“Jobs, jobs, jobs.” That’s what candidates promise in Maine and all over the country. Their experience specially qualifies them, they say, to use their sought-after job in government to create employment for others.
It’s mostly a false promise. No single position in government, including the presidency, can with certainty guarantee more jobs. And candidates, who have created jobs in the private sector, are often amazingly short on details about how they would do the same thing in government.
Candidates like to give the impression they can translate business success into job creation once they are in government. But this is a case of unrealistic political promises facing off against reality we should have learned in high school civics class.
There are hundreds of people in Congress and legislatures. A legislative candidate can promise results, but he or she cannot produce them without the agreement of a majority of people, their fellow legislators, many of whom they barely know.
Even worse, the legislative body may be under the control of the opposition party, meaning they have no real chance of their job creation proposals succeeding.
Then, of course, there’s the president or governor. Executive approval is almost always needed before a legislator’s hot idea can be adopted.
And that also works the other way around. The chief executive depends on legislative approval to adopt most job-creation proposals.
Besides these very real institutional obstacles, there is the nitty-gritty of the proposals themselves. How would the candidate have government create jobs?
Government can do many things to promote job growth, and most of them are controversial. When a candidate promises to promote more and better jobs, the political hopeful should be asked which of the many difficult choices should be made.
With more funding, government itself can create jobs by hiring more people. Or public funds can be used to hire private sector and non-profit entities to carry out public functions, like building roads and bridges. But that could mean either higher taxes or more debt.
Another government policy, with a less certain result, is cutting taxes. That allows employers to keep more of their profits, which presumably can be used to finance expansion and more jobs.
Government can subsidize energy development by favorable tax credits. In fact, there is a broad array of tax subsidies at the federal and state levels that reduce the cost of conducting a business in the hope that the resulting growth will create employment.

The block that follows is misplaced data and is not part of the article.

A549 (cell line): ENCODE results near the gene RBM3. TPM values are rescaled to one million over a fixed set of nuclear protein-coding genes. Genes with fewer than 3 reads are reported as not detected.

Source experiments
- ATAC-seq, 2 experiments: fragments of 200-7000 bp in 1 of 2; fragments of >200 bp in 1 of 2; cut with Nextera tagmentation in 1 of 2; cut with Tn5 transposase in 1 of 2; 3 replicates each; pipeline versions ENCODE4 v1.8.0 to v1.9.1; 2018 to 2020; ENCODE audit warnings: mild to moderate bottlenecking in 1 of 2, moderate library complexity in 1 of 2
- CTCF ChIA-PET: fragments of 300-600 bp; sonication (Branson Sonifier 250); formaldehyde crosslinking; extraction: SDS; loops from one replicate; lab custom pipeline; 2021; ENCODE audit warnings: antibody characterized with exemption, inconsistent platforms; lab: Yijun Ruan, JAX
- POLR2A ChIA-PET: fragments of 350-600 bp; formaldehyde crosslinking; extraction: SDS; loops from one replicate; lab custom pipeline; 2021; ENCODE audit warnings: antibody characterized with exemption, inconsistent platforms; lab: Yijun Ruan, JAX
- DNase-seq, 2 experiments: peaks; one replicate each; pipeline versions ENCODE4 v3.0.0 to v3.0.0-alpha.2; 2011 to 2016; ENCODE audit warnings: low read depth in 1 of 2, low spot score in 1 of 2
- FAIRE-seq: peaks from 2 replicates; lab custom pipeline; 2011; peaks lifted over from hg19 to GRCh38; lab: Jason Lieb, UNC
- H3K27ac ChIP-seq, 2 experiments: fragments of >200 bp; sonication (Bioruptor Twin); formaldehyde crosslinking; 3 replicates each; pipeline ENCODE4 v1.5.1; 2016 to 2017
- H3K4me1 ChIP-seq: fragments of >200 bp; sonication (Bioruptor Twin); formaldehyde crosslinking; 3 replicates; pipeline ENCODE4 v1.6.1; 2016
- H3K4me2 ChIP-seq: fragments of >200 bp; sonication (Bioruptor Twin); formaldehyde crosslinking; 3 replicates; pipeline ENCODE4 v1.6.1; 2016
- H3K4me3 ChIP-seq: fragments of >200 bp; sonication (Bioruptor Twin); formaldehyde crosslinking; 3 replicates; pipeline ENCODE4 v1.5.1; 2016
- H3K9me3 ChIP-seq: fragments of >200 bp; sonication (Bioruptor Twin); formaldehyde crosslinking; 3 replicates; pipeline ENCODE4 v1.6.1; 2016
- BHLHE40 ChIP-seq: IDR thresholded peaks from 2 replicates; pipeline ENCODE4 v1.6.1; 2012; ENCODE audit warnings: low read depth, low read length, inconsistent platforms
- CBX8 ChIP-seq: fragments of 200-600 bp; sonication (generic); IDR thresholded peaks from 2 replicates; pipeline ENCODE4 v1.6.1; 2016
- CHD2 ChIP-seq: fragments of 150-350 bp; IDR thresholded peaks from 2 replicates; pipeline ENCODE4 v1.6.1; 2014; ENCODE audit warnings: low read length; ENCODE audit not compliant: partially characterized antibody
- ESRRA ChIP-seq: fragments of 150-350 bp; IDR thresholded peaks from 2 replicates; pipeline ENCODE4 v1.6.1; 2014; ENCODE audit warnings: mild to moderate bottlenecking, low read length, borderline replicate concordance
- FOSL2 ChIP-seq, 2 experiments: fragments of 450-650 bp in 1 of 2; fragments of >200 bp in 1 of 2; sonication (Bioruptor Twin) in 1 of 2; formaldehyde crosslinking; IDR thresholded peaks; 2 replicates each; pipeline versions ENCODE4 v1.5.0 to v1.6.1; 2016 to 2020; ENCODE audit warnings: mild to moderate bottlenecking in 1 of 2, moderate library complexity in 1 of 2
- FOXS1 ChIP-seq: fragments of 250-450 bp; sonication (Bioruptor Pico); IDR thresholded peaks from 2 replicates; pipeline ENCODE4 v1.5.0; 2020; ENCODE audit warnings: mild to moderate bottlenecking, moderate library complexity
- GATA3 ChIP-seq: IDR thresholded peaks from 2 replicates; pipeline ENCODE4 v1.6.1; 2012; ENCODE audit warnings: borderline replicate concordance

Tax cutting is “trickle down” economics. But corporate chiefs are free to pay shareholders bigger dividends and not hire any new employees. Tax reductions directly tied to job creation have not proved broadly effective.
Many candidates want to cut government regulation in the belief that the easier it is to do business, the more business will be done.
If environmental rules are reduced, the private sector saves the cost of compliance. For many voters that trade-off is too costly, making it risky as a specific job-creation plan.
Regulators can control utility prices, keeping costs down for business. But an elected official usually cannot force such regulatory action, unless a legislative mandate is enacted.
Interest rates may be cut, making it easier for business to finance expansion by using cheaper money. But that’s mostly a function of the Federal Reserve, which is intentionally isolated from the kind of political pressures that elected officials exert.
If older people leave the work force at a younger age, they open new job opportunities for younger workers. For government to encourage that shift, it must assure retirees of access to a better retirement income and health care.
This is a partial laundry list of possible job creation measures. None of them can be produced by any single elected official, so candidates can easily over-promise, hoping to sway uncritical voters.
Rather than look at candidates’ promises, it’s better to look at their party’s programs and orientation. Most legislators will follow the party line, and most presidents and governors must rely on their party’s legislative support.
Politicians take the credit for job growth, but seldom take responsibility for economic slowdowns. That should be a sign for voters to be skeptical of political promises about matters public officials may influence but not control.
Remember that much if not most job growth is not the result of government action but of the innovation, risk-taking and skills of business managers.
When candidates say their ability to create jobs is proved by their private sector accomplishments, it’s possible the best thing they can do to create jobs is stay in the private sector.